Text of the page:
In order to tackle pervasive corruption, the Government of Mexico began systematically removing from duty thousands of corrupt policemen, customs officials, law enforcement officials and prosecutors, including high-level officials. In re-building these institutions, the Government of Mexico is working towards developing extensive internal controls which should mitigate systemic corruption. They are developing career tracks, with increased salaries, building an esprit de corps, enhancing management skills and integrating offices of professional responsibility and/or internal affairs, into each and every justice institution. To prevent corrupt police from being hired in another state or municipality, the government has developed a National Police Registry, which will include advanced biometric technology. In the Attorney General’s office, or PGR, the Government of Mexico has developed a modern, computerized case management system with sophisticated checks and balances to make it much more difficult for prosecutors to lose case files, or improperly influence a case. The system is to be online and operational across most parts of the country in 2011, with country-wide operability in 2012.

The Government of Mexico is now targeting entire criminal organizations, from drivers to financiers, and hit-men to middle-managers. The joint U.S. Government-Government of Mexico High Value Target List is an important element, but is not the only focus. The United States is supporting Mexico’s specialized units with training, equipment, and technical advice. We are working on complex money laundering investigations, asset forfeiture issues and weapons trafficking. We are building mechanisms to share information vital to the investigation and arrest of Mexican criminals. U.S. assistance has also successfully expanded Plataforma Mexico, which provides sophisticated information technology equipment to law enforcement entities, and contributes equipment to enhance the security of law enforcement and judicial officials throughout Mexico. Finally, the record number of extraditions from Mexico to the United States during the last three years has demonstrated Mexico’s efforts to bring serious violent offenders to justice.

The State Department is also helping Mexico build strong and effective institutions to sustain the rule of law and protect human rights. The United States is supporting Mexico’s reform of its criminal justice sector – from the police, to prosecutors, customs, corrections and the judiciary. For example, U.S. Federal, State, and local law enforcement officers were instrumental in training over 4,300 new Federal Police investigators in investigative techniques, including securing a crime scene, interviewing suspects and witnesses, surveillance, evidence collection, and testifying in oral trials. We are providing expertise and funding for prosecutorial training in all 31 Mexican states and the federal district this year, focusing on the new judicial reforms. We are currently working with Mexican Customs to provide assistance for their new academy, and we have provided training for law enforcement K-9 programs and their handlers. In one of the more innovative programs, we are working with the U.S. states of Colorado and New Mexico to provide training and technical assistance for corrections officers, not only from Mexico, but also from Central America. We are working with the Government of Mexico now to determine how best to engage with their State and local institutions. We know that State and local entities are key to the long-term effectiveness and sustainability of our cooperative justice sector reform efforts in Mexico.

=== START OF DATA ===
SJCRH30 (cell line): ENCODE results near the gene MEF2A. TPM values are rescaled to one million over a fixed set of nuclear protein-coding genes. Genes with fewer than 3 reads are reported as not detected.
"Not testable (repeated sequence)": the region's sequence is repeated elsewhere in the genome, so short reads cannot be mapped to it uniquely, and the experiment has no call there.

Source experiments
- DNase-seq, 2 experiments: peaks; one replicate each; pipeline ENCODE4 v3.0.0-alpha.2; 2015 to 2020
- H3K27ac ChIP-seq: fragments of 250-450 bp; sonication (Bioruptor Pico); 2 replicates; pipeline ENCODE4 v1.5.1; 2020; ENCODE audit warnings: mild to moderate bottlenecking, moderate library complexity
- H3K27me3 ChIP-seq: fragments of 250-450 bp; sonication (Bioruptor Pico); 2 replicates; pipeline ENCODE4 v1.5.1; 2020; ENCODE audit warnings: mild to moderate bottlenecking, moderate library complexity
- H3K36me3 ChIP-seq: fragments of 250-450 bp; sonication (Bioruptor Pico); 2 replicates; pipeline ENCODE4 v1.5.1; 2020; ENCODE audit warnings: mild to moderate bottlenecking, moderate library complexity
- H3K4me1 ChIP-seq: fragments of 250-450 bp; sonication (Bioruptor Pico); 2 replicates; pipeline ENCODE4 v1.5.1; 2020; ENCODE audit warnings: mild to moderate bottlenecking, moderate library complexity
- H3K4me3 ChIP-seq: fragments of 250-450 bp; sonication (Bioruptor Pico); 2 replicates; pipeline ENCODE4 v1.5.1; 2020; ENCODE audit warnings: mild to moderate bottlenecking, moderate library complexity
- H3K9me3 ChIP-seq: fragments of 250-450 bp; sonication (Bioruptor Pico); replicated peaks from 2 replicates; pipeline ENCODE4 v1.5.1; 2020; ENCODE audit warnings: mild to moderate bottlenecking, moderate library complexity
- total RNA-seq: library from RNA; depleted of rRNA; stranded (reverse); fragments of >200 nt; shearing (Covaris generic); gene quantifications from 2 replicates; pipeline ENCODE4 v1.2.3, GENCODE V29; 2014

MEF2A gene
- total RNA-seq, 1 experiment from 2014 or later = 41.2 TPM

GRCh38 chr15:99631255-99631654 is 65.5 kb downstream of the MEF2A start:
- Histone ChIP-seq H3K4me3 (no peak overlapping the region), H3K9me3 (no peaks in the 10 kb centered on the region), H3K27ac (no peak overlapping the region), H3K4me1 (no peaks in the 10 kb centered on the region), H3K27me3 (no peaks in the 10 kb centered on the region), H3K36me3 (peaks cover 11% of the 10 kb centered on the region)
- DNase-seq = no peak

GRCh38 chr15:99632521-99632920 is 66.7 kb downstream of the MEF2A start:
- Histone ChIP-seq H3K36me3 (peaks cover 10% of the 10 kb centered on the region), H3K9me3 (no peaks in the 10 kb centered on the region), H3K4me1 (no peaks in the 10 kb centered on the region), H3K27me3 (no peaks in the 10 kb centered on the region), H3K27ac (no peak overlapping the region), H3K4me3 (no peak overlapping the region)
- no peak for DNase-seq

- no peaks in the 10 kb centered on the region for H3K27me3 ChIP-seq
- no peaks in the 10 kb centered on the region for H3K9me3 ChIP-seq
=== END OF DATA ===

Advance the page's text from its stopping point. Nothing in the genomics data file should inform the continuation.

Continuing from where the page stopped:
The State Department is also committed to helping Mexico improve and develop its border security capabilities, improving and modernizing their inspection efforts in line with 21st century practices. The U.S. and Mexican governments have launched a range of initiatives that challenge the traditional view and are developing a framework for a new vision of 21st century border management. In the short term, U.S. assistance is contributing non-intrusive inspection equipment and K-9 programs to detect drugs and other contraband moving north, and guns and cash moving south. The State Department is working with a number of interagency colleagues to help build new capabilities within Mexico’s border forces, as well as enhance our information sharing and better coordinate our operations on the U.S. side of the border.

Finally, we are working to build strong and resilient communities in Mexico. We know that communities are key to deterring the influence of criminal organizations, whether through anonymous tips, socio-economic alternatives, or educational opportunities. State Department assistance in this area will help build a culture of lawfulness through continued engagement and education with schools, the media, law enforcement officials and civil society. Our assistance will also be expanded to devote increased resources to the prevention and treatment of substance use and its consequences – goals reflected in our National Drug Control Strategy. This year, the Office of National Drug Control Policy and the Department of State hosted a delegation from Mexico at a Bi-national Demand reduction conference to share information and develop next steps for reducing illicit drug consumption on both sides of our shared border – consumption that is fueling the violence. The State Department is also working closely with the Government of Mexico to enhance tip lines and emergency call centers so that the police will be more accountable and responsive to the communities they serve and foster greater public confidence.